God wants to always be with us, wherever we may be –
in our sin, in our suffering and death.
We are no longer alone;
God is with us.
We are no longer homeless;
a bit of the eternal home itself has moved unto us. 
~Dietrich Bonhoeffer

It’s the season of scars and of wounds in the heart
Of feeling the full weight of our burdens
It’s the season of bowing our heads in the wind
And knowing we are not alone in fear
Not alone in the dark

Don’t forget
Don’t forget I love
I love
I love you
~Vienna Teng “The Atheist Christmas Carol”

Over the years I have found I don’t do alone well.  Never have.  I’ve always preferred plenty of activity around me, planning gatherings and communal meals, and filling up my days to the brim with all manner of socializing. 

Typically I don’t prefer my own company.  There is no glossing over my flaws nor distracting myself from where I fall short.  Alone is an unforgiving mirror reflecting back what I have kept myself too overly busy to see.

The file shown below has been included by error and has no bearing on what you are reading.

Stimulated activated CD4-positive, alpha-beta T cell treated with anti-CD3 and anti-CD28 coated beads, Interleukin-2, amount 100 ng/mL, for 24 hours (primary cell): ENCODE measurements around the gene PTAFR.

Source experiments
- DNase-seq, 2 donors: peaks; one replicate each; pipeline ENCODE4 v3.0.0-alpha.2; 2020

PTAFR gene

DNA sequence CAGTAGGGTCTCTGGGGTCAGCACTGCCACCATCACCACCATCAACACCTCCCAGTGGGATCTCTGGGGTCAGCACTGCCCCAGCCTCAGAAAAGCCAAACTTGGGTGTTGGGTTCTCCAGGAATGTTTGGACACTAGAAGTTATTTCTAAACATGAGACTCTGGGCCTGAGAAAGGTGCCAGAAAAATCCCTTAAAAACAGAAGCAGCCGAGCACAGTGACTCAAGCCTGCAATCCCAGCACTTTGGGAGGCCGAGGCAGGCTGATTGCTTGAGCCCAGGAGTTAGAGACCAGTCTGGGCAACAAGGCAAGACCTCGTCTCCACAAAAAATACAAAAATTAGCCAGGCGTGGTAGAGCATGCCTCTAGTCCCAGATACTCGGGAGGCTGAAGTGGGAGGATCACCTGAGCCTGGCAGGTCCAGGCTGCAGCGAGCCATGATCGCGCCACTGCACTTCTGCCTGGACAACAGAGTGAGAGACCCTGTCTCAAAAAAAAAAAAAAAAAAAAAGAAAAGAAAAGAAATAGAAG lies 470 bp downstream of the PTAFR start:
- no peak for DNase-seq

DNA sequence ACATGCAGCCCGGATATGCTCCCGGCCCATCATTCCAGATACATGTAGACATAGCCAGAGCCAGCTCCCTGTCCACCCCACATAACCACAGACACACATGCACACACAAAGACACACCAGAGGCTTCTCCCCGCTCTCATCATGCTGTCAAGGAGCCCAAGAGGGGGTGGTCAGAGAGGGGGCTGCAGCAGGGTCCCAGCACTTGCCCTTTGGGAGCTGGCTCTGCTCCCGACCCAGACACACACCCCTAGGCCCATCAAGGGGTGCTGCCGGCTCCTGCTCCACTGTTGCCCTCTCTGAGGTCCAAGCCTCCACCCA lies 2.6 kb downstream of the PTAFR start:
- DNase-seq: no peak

I’ve never even lived alone except for short times when Dan is traveling.
I didn’t like that either.

We have had a taste of quiet aloneness together during the last two weeks of social isolation on the farm, with more time alone to come.  I continue to work, able to do my behavioral health medical consultations “virtually” as I am now in an age category that would not do well if exposed to COVID19 in the clinic. These days have had a slower pace and cadence, blessed with a gained hour by not commuting to the clinic. There is more time to take walks, often in silence together, bowing our heads to the wind, taking cover from chilling spring rains.

Despite our isolation, we know we are not alone in our fear of the darkness happening in the world around us. The headlines buzz on our phones; there is no ignoring the suffering happening to so many around us. I hear the fear of uncertainty in my patient’s voices as we talk.

Yet I remind myself of the certainty that I know is the truth:

We need not be afraid.
We are not alone in the dark.
We are loved.
And don’t forget,
don’t forget:
God is with us
even through this.

This year’s Lenten theme for Barnstorming:

God sees us as we are,
loves us as we are,
and accepts us as we are.
But by His grace,
He does not leave us where we are.
~Tim Keller